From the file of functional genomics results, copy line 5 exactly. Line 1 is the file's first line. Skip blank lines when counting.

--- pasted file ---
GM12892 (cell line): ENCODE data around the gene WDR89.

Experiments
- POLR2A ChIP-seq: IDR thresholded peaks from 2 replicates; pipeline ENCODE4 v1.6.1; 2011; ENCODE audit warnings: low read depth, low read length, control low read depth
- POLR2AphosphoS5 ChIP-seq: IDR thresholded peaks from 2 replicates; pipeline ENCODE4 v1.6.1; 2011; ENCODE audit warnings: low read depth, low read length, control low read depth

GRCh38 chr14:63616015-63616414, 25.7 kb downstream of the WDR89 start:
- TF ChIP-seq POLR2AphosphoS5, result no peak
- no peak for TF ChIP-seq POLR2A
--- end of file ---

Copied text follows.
GRCh38 chr14:63616015-63616414, 25.7 kb downstream of the WDR89 start: